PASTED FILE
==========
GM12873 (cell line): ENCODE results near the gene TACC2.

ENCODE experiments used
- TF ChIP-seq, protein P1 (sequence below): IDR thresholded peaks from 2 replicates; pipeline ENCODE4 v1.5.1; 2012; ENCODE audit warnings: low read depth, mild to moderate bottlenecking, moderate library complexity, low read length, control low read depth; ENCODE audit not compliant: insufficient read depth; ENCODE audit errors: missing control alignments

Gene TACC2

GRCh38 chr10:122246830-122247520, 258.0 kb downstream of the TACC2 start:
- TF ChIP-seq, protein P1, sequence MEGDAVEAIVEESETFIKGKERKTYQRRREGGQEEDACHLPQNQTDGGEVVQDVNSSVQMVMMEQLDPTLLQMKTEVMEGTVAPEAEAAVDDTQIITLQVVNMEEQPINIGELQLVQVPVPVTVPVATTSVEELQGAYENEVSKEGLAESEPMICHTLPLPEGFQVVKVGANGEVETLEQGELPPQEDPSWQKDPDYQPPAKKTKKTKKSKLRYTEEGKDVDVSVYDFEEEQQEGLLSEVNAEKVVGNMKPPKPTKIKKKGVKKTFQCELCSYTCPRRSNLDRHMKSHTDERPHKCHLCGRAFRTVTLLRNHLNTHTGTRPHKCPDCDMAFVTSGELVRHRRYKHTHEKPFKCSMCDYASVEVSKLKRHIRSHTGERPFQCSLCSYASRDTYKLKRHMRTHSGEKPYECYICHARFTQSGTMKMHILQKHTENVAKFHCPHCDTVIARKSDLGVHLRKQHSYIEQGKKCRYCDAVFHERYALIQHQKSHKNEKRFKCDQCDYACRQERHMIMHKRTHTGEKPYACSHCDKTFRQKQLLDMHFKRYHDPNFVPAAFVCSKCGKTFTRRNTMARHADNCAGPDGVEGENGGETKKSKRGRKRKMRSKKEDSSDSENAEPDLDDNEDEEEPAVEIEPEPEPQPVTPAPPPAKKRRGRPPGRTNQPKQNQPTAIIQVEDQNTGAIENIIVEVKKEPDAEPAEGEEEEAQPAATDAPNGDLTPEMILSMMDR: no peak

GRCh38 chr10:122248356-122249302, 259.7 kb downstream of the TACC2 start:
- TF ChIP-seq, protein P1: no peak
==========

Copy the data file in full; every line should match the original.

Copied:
GM12873 (cell line): ENCODE results near the gene TACC2.

ENCODE experiments used
- TF ChIP-seq, protein P1 (sequence below): IDR thresholded peaks from 2 replicates; pipeline ENCODE4 v1.5.1; 2012; ENCODE audit warnings: low read depth, mild to moderate bottlenecking, moderate library complexity, low read length, control low read depth; ENCODE audit not compliant: insufficient read depth; ENCODE audit errors: missing control alignments

Gene TACC2

GRCh38 chr10:122246830-122247520, 258.0 kb downstream of the TACC2 start:
- TF ChIP-seq, protein P1, sequence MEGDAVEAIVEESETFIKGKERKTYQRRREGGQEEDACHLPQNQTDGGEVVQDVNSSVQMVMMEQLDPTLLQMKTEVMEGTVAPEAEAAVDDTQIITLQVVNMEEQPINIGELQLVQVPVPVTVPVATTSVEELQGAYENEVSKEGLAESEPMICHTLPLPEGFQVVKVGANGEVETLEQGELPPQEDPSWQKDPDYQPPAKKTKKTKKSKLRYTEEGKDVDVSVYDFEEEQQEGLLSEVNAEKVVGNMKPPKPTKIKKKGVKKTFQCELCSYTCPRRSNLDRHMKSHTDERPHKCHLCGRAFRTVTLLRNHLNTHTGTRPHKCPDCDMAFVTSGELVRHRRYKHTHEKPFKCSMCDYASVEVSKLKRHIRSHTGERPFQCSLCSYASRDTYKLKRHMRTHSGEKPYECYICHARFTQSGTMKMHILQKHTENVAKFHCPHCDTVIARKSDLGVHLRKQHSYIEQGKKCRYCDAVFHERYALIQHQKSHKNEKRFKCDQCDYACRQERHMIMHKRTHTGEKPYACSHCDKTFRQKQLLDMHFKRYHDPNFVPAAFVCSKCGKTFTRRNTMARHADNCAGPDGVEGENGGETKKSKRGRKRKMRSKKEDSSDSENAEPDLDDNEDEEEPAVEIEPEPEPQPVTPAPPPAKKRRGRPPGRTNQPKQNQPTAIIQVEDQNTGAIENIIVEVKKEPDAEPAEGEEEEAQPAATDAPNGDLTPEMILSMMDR: no peak

GRCh38 chr10:122248356-122249302, 259.7 kb downstream of the TACC2 start:
- TF ChIP-seq, protein P1: no peak